Practice fueled by one-sided reporting, love of witch hunts: lawyer
Japan Times, Aug. 23, 2002
By HIROSHI MATSUBARA
The head of the public security department of the Osaka High Public Prosecutor’s Office was arrested April 23 for allegedly being entertained to the tune of 280,000 yen by mobsters in return for providing internal information.
The arrest of 58-year-old Tamaki Mitsui reportedly came just before he was to allege in public that his fellow senior prosecutors were widely skimming research funds for private expenses.
On the day of his arrest, he was to have met a TV journalist for an on-the-record whistle-blowing interview, according to reports.
“(Mitsui’s case) was a blatantly politically motivated arrest,” asserted 54-year-old lawyer Yoshihiro Yasuda recently in an interview with The Japan Times.
Yasuda, widely known for his human rights activities, was himself arrested in 1999, accused of helping a client obstruct the seizure of assets by a collapsed “jusen” mortgage lender. He is now on trial before the Tokyo District Court.
“Behind their heroes fighting against evil image, police and prosecutors have arrested and indicted people purely based on political objectives,” Yasuda said.
When Mitsui’s trial opened last month, he pleaded innocent, telling the Osaka District Court that he committed no crime and charging instead that the prosecutors who indicted him are in fact the criminals.
Legal experts say they believe Mitsui was arrested mainly in a bid to deprive him of the chance to go public with the fund abuse claim. Prosecutors, however, vehemently deny both the misuse of funds and any shady intentions behind his arrest.
Yasuda said many politically motivated arrests are aimed at mollifying the public, which favors witch hunts when scandals break.
In Yasuda’s case, he was arrested by the Metropolitan Police Department in December 1998 after a real estate company he was advising allegedly hid property in an attempt to obstruct the collection of debts.
Each year, about 40 people are arrested on such charges, mostly debtors who physically attempt to block the compulsory seizure of assets. But legal experts say it is unprecedented for a lawyer to be arrested on the charge for simply advising a client.
Prosecutors in Yasuda’s trial claimed there were no political motives behind the charges against him, claiming anyone who masterminded such a crime must be held liable.
The Tokyo court sentenced Yasuda’s clients to suspended prison terms in 1999. They have since filed appeals.
Yasuda claimed he only gave advice to his clients to help the companies survive within the legal framework, instead of “ordering them to unlawfully hide assets” as prosecutors charged.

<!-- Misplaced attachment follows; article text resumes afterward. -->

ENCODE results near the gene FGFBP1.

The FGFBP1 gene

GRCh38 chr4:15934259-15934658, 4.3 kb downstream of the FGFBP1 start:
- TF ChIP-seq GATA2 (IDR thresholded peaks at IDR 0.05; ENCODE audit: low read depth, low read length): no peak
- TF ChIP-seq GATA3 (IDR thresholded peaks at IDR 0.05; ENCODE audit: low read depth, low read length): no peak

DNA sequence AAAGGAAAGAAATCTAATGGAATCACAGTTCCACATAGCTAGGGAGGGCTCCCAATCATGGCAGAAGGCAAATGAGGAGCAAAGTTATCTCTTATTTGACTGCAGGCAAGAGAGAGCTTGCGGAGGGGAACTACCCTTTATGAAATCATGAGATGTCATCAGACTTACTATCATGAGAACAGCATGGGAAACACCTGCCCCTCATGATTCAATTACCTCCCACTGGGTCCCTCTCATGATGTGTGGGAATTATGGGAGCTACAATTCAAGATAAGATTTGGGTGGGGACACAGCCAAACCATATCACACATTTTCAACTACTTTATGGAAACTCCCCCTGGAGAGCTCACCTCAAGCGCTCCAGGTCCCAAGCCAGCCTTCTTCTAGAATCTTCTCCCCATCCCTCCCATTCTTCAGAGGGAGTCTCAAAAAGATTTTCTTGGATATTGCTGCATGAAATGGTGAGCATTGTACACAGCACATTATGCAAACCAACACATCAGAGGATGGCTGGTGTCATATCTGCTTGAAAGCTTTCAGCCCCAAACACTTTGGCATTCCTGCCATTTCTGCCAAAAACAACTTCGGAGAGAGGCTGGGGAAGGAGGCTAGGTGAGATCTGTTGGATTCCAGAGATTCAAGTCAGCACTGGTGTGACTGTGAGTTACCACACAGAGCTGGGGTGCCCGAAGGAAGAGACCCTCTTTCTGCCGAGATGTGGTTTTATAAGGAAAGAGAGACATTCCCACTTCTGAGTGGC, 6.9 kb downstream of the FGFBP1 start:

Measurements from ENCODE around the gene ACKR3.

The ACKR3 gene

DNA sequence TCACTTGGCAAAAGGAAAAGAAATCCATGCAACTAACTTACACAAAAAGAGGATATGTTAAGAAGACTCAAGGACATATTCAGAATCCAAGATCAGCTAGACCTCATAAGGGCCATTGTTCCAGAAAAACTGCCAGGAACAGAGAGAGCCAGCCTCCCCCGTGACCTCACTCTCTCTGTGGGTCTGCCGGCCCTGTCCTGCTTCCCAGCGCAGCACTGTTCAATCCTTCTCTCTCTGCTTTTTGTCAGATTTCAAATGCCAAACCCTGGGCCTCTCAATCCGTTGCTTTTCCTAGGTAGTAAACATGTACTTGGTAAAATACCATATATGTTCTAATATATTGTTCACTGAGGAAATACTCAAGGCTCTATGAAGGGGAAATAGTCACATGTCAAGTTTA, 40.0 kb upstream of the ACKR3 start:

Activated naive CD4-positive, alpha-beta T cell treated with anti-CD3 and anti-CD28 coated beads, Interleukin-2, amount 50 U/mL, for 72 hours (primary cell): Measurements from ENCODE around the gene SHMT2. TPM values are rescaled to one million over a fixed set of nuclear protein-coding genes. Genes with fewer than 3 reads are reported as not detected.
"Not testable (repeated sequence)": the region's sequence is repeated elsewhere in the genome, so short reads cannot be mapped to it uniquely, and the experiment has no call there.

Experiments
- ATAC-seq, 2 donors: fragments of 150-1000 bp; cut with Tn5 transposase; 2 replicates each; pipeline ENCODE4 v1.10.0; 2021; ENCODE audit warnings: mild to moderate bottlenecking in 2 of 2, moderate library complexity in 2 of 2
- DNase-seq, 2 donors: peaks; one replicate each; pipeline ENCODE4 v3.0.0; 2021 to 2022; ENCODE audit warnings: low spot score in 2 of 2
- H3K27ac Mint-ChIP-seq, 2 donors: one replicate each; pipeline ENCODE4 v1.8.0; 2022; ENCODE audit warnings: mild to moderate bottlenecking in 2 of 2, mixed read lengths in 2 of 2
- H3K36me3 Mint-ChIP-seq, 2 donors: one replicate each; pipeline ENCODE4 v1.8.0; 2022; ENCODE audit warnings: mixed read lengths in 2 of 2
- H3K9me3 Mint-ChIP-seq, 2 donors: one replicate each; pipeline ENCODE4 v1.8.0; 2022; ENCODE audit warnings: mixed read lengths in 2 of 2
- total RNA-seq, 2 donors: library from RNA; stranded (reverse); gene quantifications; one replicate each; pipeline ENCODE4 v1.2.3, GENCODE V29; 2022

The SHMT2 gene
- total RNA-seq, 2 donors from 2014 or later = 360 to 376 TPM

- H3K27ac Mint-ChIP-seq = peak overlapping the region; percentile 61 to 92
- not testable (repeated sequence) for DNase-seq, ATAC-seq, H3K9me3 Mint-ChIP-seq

“If what I did constitutes a crime, no lawyer can give practical advice in a civil case concerning trouble between a creditor and a debtor,” he said.
As a gesture of solidarity, more than 1,200 lawyers have listed their names to the Yasuda defense team list, believing in his innocence.
His arrest was followed by a 10-month detention, as authorities rejected release requests from his attorneys seven times.
Yasuda and his supporters believe there were ulterior motives behind his arrest.
At the time he was taken into custody, Yasuda was the leading defense attorney for Aum Shinrikyo founder Shoko Asahara, who stands accused of masterminding a series of heinous crimes, including the 1995 Tokyo subway gas attack and another deadly nerve gas attack the previous year.
When no other lawyers were willing to take up Asahara’s case, Yasuda took charge of the defense team, based on his belief that even the most despised criminal suspect should be fully defended.
Prosecutors complained that Yasuda’s team was trying to slow Asahara’s trial by insisting on a meticulous cross-examination of witnesses.
As a result of the 10-month detention, Yasuda said he had to drop the case, and another public defender was appointed.
Yasuda is also a leading campaigner against the death penalty, and believes his arrest was also meant to suppress that movement.
“It was clearly a warning over my tenacity as Asahara’s defense lawyer and my death penalty campaign,” he said.
Other lawyers suspect Yasuda’s arrest was a message from government authorities to lawyers that they should not try too hard to help jusen debtors escape asset seizure by the semipublic RCC.
One thing that has allowed prosecutors to act on their political motives is the media’s one-sided crime reporting, which tends to focus only on information from investigators, Yasuda said.
“The media have been least critical of police and prosecutors and treat them almost as heroes serving social justice,” he said. “They have created the view that those arrested are bad people even before they are tried.”
Other legal experts blame the courts for almost unconditionally accepting requests for arrest warrants from police and prosecutors. It is believed courts give the go-ahead to more than 99.9 percent of such requests, leading critics to call them vending machines for warrants.
Teruo Ikuta, a judge-turned-defense lawyer, said prosecutors are not fully immune from political pressures, because they themselves bear a responsibility to protect society.
The Tokyo District Court is expected to rule on Yasuda’s case early next year.
He said he is confident of acquittal, adding, “I hope the case will change the naive view the public has toward investigative authorities.”